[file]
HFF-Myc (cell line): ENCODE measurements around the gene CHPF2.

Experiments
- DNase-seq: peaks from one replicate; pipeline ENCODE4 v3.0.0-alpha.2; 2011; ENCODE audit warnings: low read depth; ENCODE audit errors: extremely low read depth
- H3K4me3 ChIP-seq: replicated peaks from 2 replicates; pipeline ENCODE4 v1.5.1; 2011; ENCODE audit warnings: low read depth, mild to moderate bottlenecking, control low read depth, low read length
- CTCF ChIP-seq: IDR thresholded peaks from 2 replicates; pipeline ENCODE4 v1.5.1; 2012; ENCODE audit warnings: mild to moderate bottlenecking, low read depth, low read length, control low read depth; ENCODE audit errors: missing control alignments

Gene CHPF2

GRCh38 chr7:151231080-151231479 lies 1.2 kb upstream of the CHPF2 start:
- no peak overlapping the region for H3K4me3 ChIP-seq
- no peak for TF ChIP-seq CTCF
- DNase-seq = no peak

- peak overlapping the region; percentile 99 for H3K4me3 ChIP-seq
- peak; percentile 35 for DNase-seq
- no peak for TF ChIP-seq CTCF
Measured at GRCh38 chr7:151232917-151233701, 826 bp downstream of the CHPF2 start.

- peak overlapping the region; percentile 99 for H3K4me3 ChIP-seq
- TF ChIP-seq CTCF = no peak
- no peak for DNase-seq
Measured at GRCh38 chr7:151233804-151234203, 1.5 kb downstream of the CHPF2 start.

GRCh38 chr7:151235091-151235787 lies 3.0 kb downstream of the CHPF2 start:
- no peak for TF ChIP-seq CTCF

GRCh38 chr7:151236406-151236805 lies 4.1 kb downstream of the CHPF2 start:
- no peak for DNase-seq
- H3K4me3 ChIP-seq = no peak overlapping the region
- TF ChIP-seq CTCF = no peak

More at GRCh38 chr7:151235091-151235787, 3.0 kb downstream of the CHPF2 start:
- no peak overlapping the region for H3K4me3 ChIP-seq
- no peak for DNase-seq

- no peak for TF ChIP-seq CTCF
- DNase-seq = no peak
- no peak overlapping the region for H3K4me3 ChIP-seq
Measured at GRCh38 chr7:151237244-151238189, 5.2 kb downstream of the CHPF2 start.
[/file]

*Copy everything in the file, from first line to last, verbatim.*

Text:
HFF-Myc (cell line): ENCODE measurements around the gene CHPF2.

Experiments
- DNase-seq: peaks from one replicate; pipeline ENCODE4 v3.0.0-alpha.2; 2011; ENCODE audit warnings: low read depth; ENCODE audit errors: extremely low read depth
- H3K4me3 ChIP-seq: replicated peaks from 2 replicates; pipeline ENCODE4 v1.5.1; 2011; ENCODE audit warnings: low read depth, mild to moderate bottlenecking, control low read depth, low read length
- CTCF ChIP-seq: IDR thresholded peaks from 2 replicates; pipeline ENCODE4 v1.5.1; 2012; ENCODE audit warnings: mild to moderate bottlenecking, low read depth, low read length, control low read depth; ENCODE audit errors: missing control alignments

Gene CHPF2

GRCh38 chr7:151231080-151231479 lies 1.2 kb upstream of the CHPF2 start:
- no peak overlapping the region for H3K4me3 ChIP-seq
- no peak for TF ChIP-seq CTCF
- DNase-seq = no peak

- peak overlapping the region; percentile 99 for H3K4me3 ChIP-seq
- peak; percentile 35 for DNase-seq
- no peak for TF ChIP-seq CTCF
Measured at GRCh38 chr7:151232917-151233701, 826 bp downstream of the CHPF2 start.

- peak overlapping the region; percentile 99 for H3K4me3 ChIP-seq
- TF ChIP-seq CTCF = no peak
- no peak for DNase-seq
Measured at GRCh38 chr7:151233804-151234203, 1.5 kb downstream of the CHPF2 start.

GRCh38 chr7:151235091-151235787 lies 3.0 kb downstream of the CHPF2 start:
- no peak for TF ChIP-seq CTCF

GRCh38 chr7:151236406-151236805 lies 4.1 kb downstream of the CHPF2 start:
- no peak for DNase-seq
- H3K4me3 ChIP-seq = no peak overlapping the region
- TF ChIP-seq CTCF = no peak

More at GRCh38 chr7:151235091-151235787, 3.0 kb downstream of the CHPF2 start:
- no peak overlapping the region for H3K4me3 ChIP-seq
- no peak for DNase-seq

- no peak for TF ChIP-seq CTCF
- DNase-seq = no peak
- no peak overlapping the region for H3K4me3 ChIP-seq
Measured at GRCh38 chr7:151237244-151238189, 5.2 kb downstream of the CHPF2 start.